Queensland Human Rights Act a cause for optimism and celebration

Published on 27/02/2019

The soon-to-be Queensland Human Rights Commission has welcomed the passage of the Queensland Human Rights Bill through state parliament, saying the legislation gives Queensland the strongest and clearest human rights protections in the country.

The Human Rights Act will rename the Anti-Discrimination Commission Queensland to the Queensland Human Rights Commission from 1 July, and expand its remit to include human rights as well as discrimination law.

The passing of the Bill is a great step forward for Queensland and really does make us a national leader in terms of human rights protections, says Commissioner Scott McDougall.

Queensland will become just the third Australian jurisdiction to protect human rights in legislation. Victoria and the ACT have legislated protections, but neither has a dedicated complaints process.

The Queensland Human Rights Act, which places obligations on public entities — state government departments, local councils, Queensland police, state schools, and organisations delivering public services — includes a complaints mechanism, which will be administered by the QHRC from 1 January 2020.

The inclusion of an accessible and affordable complaints mechanism is a first, and gives the Act meaning for everybody, not just people who are prepared to litigate and go to court, says Commissioner McDougall.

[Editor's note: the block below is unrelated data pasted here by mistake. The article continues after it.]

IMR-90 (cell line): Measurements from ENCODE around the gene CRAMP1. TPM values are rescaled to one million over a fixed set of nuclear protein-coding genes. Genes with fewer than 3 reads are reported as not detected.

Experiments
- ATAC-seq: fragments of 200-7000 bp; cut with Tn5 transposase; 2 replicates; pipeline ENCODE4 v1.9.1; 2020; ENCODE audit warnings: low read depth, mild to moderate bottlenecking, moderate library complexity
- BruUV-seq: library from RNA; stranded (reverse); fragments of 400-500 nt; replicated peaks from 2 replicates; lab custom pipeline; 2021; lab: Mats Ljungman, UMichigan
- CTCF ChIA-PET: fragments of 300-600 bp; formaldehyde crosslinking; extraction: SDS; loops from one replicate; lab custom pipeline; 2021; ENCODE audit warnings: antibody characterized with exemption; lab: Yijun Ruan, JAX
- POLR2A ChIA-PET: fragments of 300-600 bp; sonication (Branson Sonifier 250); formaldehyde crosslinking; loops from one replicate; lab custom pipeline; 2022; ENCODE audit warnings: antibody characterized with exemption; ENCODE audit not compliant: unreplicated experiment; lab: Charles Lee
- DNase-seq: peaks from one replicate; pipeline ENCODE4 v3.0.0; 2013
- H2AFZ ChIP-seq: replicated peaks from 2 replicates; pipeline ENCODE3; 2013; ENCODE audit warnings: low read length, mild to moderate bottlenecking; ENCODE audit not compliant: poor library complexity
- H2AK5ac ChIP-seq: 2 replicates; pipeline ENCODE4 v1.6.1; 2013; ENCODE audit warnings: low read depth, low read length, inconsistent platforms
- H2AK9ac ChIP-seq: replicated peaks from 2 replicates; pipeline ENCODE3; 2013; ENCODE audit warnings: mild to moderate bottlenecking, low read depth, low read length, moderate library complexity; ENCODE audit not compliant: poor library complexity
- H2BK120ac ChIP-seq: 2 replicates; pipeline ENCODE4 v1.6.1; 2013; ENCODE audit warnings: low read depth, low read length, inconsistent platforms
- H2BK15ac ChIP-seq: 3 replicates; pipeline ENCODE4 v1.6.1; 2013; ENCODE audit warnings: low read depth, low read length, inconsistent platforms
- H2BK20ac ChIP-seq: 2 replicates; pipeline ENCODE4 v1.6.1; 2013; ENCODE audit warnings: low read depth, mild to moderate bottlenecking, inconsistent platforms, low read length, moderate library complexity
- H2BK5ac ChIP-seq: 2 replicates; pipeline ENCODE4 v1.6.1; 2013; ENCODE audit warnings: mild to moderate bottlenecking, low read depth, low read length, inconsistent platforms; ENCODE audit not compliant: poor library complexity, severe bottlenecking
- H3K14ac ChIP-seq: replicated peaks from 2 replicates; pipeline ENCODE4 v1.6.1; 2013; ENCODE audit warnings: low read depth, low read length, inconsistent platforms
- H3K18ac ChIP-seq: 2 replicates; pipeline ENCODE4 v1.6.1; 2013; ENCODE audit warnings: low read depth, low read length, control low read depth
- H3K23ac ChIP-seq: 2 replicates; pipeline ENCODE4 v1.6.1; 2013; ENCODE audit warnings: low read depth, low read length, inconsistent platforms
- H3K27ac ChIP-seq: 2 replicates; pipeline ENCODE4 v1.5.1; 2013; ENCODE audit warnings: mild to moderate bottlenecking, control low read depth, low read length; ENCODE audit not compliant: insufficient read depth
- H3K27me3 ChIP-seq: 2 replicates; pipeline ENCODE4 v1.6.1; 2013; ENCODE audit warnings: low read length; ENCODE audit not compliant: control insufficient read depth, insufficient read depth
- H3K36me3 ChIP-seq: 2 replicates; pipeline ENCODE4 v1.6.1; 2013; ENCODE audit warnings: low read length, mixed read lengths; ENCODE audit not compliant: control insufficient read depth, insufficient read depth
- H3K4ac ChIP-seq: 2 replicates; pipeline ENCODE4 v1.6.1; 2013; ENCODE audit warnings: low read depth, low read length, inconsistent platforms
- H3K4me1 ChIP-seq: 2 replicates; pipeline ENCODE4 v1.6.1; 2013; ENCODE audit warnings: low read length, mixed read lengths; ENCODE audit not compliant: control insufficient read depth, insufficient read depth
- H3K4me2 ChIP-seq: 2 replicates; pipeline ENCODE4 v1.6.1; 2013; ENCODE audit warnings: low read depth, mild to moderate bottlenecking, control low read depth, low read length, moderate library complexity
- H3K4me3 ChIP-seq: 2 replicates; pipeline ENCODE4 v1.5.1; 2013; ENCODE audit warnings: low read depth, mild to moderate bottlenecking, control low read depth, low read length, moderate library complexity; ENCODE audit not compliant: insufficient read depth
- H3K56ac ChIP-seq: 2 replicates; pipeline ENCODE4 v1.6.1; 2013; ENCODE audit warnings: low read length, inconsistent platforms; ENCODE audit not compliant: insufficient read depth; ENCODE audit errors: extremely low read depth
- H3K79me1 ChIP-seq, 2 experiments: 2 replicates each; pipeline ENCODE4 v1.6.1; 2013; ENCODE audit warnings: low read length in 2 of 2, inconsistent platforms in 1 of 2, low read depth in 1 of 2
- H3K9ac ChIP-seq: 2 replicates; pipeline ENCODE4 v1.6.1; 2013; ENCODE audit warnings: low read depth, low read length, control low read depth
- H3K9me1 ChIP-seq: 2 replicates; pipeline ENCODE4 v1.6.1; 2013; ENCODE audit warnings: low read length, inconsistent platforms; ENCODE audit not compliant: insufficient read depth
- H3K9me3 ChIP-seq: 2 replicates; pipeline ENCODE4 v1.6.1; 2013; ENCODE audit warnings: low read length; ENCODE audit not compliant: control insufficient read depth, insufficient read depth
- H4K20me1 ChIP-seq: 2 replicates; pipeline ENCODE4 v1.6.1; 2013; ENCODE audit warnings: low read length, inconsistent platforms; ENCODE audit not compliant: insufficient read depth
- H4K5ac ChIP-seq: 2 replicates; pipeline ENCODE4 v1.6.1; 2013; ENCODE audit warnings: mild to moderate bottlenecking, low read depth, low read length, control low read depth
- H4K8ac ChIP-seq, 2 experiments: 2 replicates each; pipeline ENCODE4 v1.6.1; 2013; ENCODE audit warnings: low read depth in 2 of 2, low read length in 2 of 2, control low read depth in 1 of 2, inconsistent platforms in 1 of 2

The Act will also require the parliament to consider human rights while debating and passing legislation, which the Commission argues will strengthen the relationship between the parliament and the people.

The Human Rights Act isn’t a threat to the basic structures of government, including the separation of powers. Parliament still reigns supreme under the Act — but we believe it will result in better decision-making and give people a way to raise their concerns, says Commissioner McDougall.

Before I came to the Commission, I spent many years working in the community legal sector. Over the course of my career, I would have seen hundreds, if not thousands, of clients who would have benefited from a human rights act. This Act will extend protections to every person in Queensland, and give them ways to raise their concerns if they feel their rights are being trampled. That is definitely a cause for optimism and for celebration.

Contact: Kate Marsh, Senior Communications Officer
Phone: 3021 9116